I would bet that most people want to pay off debt as their goal, and this is where the budget comes into play. You want to see where perhaps some frivolous dollars are going or perhaps some extra income that you could use to achieve your goal is being spent elsewhere. That income will go a long way in paying off debt. I will personally admit that it was hard to do with out in the beginning, but after a few weeks you don’t even notice it anymore, or miss the dollars you were just throwing away or spending frivolously. You have to be strong during this time and suck it up. Just visualize your goal and how much better it will be when you achieve it. Another thing you can do is to actually carry cash. So give yourself a stipend each pay check of X amount and once that is gone its gone until next paycheck. This will make you more conscious of what you are spending and be a little tighter with your hard earned money until you get thing under control financially.

When tackling multiple debts you should either pay off the lowest total first or the highest interest rate. Then when one is paid off use that payment to snowball into the other, this method is called the Snowball method which again, Dave Ramsey recommends and I have read that is the most effective way of paying off debt. I would also say that you want to first pay off credit cards then work on installment debt, which are student loans, car loans, and the mortgage (debts that have a term). The latter three will not necessarily hurt your credit, unless you are behind on paying them, then that is a major problem. The reason to pay off credit cards first is because they generally have higher rates and the credit card companies have the ability to increase the rates even higher. With an installment loan this will not happen unless you have an exotic mortgage such as an adjustable rate, known as a 3 or 5 year ARM (3 year Adjustable Rate Mortgage). That means that for the first three years the rate is fixed then it adjust every year based on the market rate, if you can avoid it do not get one of those when buying a house. For revolving debt this is not always the case as just paying the minimum can get you into trouble, as this is just to cover the interest, nothing is going towards the principle, so the balance never really goes down. Something else to keep in mind is to stay away from adjustable rate mortgages, unless you know what the market will look like in 3 to 5 years and are comfortable with that.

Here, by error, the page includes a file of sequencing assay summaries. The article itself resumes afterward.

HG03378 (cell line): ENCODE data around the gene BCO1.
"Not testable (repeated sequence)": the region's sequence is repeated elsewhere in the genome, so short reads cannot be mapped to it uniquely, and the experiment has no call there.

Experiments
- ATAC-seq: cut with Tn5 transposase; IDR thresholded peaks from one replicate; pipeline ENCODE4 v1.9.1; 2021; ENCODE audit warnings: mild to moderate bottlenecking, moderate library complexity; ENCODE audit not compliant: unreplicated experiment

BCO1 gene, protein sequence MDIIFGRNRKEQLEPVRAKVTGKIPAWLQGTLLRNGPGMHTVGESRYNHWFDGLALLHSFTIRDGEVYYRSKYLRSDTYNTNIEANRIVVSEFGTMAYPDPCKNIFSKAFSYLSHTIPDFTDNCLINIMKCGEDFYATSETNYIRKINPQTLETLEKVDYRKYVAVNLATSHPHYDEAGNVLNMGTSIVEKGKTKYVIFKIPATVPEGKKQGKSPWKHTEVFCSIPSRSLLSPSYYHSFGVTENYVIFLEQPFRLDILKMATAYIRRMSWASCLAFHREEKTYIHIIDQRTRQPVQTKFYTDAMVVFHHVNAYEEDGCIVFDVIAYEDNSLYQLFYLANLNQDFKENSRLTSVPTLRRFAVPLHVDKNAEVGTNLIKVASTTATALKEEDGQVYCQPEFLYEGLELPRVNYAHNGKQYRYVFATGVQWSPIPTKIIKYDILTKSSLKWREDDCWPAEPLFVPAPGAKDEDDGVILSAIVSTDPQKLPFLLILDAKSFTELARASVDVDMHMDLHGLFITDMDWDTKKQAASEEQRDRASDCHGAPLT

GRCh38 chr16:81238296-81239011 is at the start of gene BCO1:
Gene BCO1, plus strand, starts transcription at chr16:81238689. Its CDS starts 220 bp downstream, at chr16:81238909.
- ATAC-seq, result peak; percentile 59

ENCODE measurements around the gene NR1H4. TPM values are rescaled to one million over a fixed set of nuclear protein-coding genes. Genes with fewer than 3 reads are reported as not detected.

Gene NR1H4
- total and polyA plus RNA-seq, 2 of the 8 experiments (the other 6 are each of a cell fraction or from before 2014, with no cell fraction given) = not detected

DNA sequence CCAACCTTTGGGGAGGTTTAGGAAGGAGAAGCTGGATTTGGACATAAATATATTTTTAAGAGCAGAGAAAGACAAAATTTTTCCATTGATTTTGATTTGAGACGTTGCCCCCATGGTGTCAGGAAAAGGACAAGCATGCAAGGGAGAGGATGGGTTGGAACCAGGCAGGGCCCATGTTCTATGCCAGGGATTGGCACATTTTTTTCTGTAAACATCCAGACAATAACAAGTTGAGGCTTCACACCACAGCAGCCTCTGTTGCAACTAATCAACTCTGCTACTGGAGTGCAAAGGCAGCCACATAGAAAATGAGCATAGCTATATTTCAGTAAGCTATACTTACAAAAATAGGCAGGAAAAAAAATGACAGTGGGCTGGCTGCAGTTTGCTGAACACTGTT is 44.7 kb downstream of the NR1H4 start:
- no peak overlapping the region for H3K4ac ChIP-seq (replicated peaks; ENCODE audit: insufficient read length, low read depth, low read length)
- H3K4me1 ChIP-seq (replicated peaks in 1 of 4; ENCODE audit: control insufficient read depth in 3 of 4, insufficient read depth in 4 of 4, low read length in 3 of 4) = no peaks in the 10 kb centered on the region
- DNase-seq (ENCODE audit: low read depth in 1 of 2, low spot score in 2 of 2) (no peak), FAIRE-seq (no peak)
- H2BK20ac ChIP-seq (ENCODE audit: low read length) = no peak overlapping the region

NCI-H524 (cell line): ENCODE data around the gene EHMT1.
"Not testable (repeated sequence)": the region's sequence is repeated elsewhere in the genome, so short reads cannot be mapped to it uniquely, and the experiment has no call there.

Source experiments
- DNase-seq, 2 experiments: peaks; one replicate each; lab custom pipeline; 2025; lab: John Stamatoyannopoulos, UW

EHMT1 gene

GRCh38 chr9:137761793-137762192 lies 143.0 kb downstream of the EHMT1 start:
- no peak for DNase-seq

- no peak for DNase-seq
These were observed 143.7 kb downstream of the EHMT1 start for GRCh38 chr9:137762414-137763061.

Let’s talk a little about installment type loans. An installment loan is a loan that has a fixed payment, fixed interest rate, and a fixed term. So as long as you pay the payment every month, the loan will be paid off in the allotted time. With an installment loan a portion of your payment will always go to the principle, it may be small but every little bit helps. Gradually the portion that goes toward the principle will increase over time. The banks get their money first so at first 70% or so of your payment will be paying the interest, but toward the end you will be paying little to no interest. That may not be the case with a credit card or revolving dept. Installment type debt will not necessarily hurt your credit unless you are behind on paying it. So again for the love of God do not get behind on your mortgage. Getting behind on your mortgage will crush your credit. If you have to choose between paying other bills or your mortgage, always, always, always, pay your mortgage. So if you can avoid it stay away from large amounts of revolving debt, installment debt is better, but make sure you do not get behind paying either.

When applying for a mortgage you need to do some research about what it will take. I am not sure if 20% is still needed, but banks have tightened up their criteria. Still shop around call a bank and ask what is needed, also see if there are any grants or anything that you can qualify for. Personally if the bank only wants 5% down then I would only give them 5%, I would not give them any more of my cash to begin with than they need. Why give up more of your cash than you have to, especially being a first time home buyer. Hang on to your cash if you can. If you can put down 20% and still have a few thousand dollars cash in hand then by all means go ahead, but I would still feel more comfortable hanging on to my cash, but that is just me. Also you may have to pay Private Mortgage Insurance (PMI), do everything in your power to avoid paying this, it is a waste. This is basically a way for the bank to cover its ass if new borrowers default on their loans. This money does not go toward your principle and can add a hundreds of dollars to your payment.